Now here is one of the more clever inventions to help piano players whose family can't stand to listen to the racket as they attempt to learn how to play. You know the problem - "Children who have no sensitiveness, and grumble-proof adults bent on their own improvement regardless of other people's discomfiture, may blunder away, and ding-dong unceasingly in spite of all complaints and remonstrances… " William Stokes devised a way to enable these people to practice without disturbing others: Stokes's Memory-Aiding Keyboard, Piano, Organ, and Harmonium… What Stokes invented was a large, foldout full size printed keyboard. You could bang on the keys of this paper keyboard all day without making a sound. What's less clear is how you could actually learn to play, or know when you made a mistake, when playing his silent "keyboard." Offered is a third edition (this thing must have been popular) from 1884. Item 54. $450.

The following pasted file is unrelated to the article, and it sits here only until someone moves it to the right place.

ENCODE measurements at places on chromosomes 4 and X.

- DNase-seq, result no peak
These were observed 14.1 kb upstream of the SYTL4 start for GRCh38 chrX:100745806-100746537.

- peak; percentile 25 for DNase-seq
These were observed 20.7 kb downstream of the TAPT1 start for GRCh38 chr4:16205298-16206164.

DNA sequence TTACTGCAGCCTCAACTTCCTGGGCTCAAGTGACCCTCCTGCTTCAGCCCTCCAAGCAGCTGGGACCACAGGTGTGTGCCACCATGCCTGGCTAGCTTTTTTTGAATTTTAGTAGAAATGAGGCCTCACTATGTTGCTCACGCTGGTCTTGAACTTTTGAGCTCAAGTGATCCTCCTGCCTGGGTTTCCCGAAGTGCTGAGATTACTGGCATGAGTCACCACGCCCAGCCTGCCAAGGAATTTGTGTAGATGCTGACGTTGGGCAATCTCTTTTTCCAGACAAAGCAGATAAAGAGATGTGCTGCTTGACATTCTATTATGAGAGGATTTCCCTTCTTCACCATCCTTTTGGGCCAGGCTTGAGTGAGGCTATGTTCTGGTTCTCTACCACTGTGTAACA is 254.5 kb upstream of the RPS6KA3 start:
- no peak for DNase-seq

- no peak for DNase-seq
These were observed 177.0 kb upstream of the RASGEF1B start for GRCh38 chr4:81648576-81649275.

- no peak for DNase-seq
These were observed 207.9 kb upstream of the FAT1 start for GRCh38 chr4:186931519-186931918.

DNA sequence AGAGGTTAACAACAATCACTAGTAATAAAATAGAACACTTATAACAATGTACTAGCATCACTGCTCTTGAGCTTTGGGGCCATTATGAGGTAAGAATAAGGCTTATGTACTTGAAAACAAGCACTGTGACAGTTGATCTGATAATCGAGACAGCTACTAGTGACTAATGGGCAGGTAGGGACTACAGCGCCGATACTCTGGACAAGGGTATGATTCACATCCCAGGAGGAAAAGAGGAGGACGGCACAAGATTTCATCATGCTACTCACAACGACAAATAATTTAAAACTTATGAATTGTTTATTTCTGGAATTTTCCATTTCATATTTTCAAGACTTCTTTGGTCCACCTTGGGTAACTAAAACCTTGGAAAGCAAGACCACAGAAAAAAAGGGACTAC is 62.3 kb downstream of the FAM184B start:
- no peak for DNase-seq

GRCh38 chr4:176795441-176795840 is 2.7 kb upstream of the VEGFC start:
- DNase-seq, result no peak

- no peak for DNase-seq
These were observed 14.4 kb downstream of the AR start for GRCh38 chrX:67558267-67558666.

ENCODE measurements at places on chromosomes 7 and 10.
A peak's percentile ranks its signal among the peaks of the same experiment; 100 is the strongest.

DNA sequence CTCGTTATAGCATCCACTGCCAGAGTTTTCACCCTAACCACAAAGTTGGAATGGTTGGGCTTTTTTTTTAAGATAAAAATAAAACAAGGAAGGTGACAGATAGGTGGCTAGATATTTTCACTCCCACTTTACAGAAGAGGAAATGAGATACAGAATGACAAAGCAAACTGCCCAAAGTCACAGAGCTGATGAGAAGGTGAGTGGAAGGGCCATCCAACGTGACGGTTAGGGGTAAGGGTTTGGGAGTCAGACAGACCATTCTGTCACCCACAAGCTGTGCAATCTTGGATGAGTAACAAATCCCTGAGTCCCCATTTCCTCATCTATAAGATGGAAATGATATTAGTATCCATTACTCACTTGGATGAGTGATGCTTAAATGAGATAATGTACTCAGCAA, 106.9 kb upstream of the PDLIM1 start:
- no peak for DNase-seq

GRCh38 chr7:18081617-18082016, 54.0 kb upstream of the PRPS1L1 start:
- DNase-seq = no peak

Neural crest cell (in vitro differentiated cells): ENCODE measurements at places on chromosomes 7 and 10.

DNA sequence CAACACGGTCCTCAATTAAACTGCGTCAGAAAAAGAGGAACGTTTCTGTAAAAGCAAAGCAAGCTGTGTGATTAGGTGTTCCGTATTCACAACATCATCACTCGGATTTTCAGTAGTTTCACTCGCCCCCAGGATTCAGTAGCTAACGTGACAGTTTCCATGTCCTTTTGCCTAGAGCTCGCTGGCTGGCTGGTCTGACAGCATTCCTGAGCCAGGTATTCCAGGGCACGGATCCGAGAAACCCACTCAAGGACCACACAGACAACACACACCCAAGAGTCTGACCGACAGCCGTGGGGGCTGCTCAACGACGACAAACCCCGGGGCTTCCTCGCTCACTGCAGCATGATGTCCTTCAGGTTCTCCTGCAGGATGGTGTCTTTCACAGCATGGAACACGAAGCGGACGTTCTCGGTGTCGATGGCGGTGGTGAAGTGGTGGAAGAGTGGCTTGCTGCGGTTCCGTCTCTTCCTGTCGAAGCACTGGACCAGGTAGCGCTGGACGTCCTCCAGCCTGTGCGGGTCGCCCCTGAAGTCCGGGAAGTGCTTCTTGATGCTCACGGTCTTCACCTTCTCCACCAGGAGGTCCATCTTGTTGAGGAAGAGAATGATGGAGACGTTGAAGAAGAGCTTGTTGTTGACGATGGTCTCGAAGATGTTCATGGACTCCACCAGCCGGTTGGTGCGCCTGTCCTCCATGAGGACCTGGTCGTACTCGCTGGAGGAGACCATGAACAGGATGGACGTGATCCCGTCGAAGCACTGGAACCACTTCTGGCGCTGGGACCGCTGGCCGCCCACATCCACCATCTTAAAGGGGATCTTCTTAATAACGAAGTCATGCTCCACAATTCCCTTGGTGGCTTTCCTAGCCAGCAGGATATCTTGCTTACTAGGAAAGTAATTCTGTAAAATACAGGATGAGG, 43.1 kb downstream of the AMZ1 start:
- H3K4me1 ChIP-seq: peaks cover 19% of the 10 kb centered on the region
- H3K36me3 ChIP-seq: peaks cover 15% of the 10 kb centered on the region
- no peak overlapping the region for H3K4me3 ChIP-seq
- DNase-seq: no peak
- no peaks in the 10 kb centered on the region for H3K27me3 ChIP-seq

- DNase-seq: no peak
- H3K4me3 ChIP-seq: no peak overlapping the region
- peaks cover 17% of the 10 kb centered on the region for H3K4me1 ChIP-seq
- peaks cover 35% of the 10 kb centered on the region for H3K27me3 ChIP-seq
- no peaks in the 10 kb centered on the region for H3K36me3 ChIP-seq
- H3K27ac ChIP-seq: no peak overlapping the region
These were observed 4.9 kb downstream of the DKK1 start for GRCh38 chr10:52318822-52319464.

We need to mention at least one serious book, so here it is: A New and Complete System of Arithmetic, Composed for the Use of Citizens of the United States. This is a first edition of what was only the third book presented for a U.S. copyright, and America's first math book. Author Nicolas Pike even managed to get an endorsement of his book from George Washington, though Washington's support may have been based more on the concept of teaching math to American students than any particular familiarity with Pike's book. Nonetheless, it was an important primer for American schoolchildren for quite a long time. Item 49. $300.
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